Eleven years later, I think differently about everything I used to believe. Even if I believe something similar, I don’t think about it the same way anymore. I don’t think about God, the Christian faith, or life the way I used to. In every way, who I believe God to be is significantly more complex. After a lot of schooling and a few years in ministry, I still believe in Jesus Christ, but my faith looks a lot different than it used to. If you find yourself questioning, wandering, or believing something completely new, that is okay. You are not alone.

My hope and prayer for each of you is that you will be open to changing your mind, believing something different, and following the Holy Spirit’s guidance in this next season of life. My hope is that you participate in what God is up to and learn to faithfully follow after Jesus in wonderfully new ways.

I wrote this letter for the graduating seniors. After I finished, I thought, “This could be good to share in the newsletter too.” I hope you enjoy. If you are curious about any of this, I’d love to get coffee with you.

See you at Church and around town.

A Note from Ashley – March 2017 Newsletter

Oh, Lent. Isn’t it strange what our culture has done with the season of Lent? It is the season of feeling guilty about something you do too much of, vowing to give up that practice or habit for 40 days (likely for no good spiritual reason), and then feeling like a failure for not actually giving up that practice or habit at all. What a strange season in the life of the Church. Rather than trying to convince you of the real meaning of Lent or adding more guilt to your life, I’d like to offer the following. Ted Loder’s Guerillas of Grace is one of my favorite books of all time. I hope you enjoy this prayer as much as I do. Perhaps rather than giving up something this Lenten season, pray this prayer every day and see where it takes you. You just might meet Jesus on the journey.

Catch Me in My Scurrying
Catch me in my aimless scurrying, Lord,
and hold me in this Lenten season:
hold my heart to the beat of your grace
and create in me a resting place,
a kneeling place,
a tip-toe place
where I can recover from the dis-ease of my grandiosities
which fill my mind and calendar with busy self-importance,
that I may become vulnerable enough
to dare intimacy with the familiar,
to listen cup-eared for your summons,
and to watch squint-eyed for your crooked finger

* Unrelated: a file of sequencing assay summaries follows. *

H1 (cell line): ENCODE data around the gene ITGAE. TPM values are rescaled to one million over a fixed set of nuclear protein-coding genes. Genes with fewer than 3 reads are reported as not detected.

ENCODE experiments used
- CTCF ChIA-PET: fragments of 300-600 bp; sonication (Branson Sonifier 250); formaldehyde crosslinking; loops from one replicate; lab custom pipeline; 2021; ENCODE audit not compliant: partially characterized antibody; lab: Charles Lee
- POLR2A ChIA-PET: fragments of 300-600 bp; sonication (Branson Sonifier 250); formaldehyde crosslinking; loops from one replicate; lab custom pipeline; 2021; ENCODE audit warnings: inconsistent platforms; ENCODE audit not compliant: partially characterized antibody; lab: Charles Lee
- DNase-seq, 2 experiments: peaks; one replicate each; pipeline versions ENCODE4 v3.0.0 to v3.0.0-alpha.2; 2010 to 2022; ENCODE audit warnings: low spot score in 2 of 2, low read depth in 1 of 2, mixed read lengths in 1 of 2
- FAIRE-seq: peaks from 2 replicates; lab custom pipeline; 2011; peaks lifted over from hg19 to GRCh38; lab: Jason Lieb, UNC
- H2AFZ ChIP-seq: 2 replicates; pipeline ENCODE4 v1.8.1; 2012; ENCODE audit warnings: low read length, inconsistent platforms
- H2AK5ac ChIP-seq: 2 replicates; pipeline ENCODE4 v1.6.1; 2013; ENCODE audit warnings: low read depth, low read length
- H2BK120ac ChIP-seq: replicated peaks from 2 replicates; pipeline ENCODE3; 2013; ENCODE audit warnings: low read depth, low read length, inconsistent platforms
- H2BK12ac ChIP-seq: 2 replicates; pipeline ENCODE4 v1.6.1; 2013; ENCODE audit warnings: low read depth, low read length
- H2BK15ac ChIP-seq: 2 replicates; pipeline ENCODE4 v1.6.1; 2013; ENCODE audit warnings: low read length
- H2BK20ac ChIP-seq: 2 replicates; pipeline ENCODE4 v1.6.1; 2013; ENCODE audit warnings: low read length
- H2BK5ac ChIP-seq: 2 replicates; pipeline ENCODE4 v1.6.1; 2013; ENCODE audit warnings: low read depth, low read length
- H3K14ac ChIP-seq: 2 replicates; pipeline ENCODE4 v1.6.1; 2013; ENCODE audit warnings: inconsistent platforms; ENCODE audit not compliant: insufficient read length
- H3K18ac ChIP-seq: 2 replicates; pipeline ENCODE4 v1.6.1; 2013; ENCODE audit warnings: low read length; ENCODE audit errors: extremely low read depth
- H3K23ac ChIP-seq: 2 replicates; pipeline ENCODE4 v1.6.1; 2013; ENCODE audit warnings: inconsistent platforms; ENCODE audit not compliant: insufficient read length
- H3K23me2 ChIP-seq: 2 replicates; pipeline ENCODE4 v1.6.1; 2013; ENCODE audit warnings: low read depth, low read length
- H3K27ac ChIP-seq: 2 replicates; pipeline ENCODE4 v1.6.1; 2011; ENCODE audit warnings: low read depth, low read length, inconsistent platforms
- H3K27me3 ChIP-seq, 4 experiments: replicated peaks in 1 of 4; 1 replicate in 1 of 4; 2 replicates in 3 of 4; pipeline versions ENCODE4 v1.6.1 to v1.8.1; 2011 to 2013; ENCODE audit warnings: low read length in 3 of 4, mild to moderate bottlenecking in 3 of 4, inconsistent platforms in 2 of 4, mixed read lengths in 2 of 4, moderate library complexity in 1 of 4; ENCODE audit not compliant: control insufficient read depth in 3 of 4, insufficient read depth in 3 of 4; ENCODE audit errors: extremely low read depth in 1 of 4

in the crying of a child,
in the hunger of the street people,
in the fear of the contagion of terrorism in all people,
in the rage of those oppressed because of sex or race,
in the smoldering resentments of exploited third world nations,
in the sullen apathy of the poor and ghett0-strangled people,
in my lonely doubt and limping ambivalence:
and somehow,
during this season of sacrifice,
enable me to sacrifice time
and possessions
and securities,
to do something…
something about what I see,
something to turn the water of my words
into the wine of will and risk,
into the bread of blood and blisters,
into the blessedness of deed,
of a cross picked up,
a savior followed.
–Ted Loder

 

Happy Lent, y’all. See you at church and around town. -Ashley

A Note from Josh – February 2017 Newsletter

One time someone asked Jesus, “Are you a king?” He responded, “Yep.” (my own translation). What an odd question and an even more odd response from a Jewish carpenter who had nothing to his name and was moments away from his death.

What does it mean that Jesus is a king? In the shorter catechism the question is asked, “How doth Christ execute the office of a king?” Essentially, “How is Jesus a king?” The answer reads as follows, “Christ executeth the office of a king in subduing us to himself, in ruling and defending us, and in restraining and conquering all his and our enemies.” In the past few weeks I have watched news outlets tell the story of our world without any reference to a god that is concerned, let alone an incarnate king. I have seen my Christian friends profess faith in world leaders and other friends declare those exact same leaders to be the antithesis to Jesus, the Christ, our King. Regardless of your political affiliation, as a Christian, a follower of the Jewish carpenter who had nothing to his name and moments from his death proclaimed his kingship, we find ourselves in the tension of living in a world with leaders who have the power to divide us, change policies, and erect walls, literally and figuratively.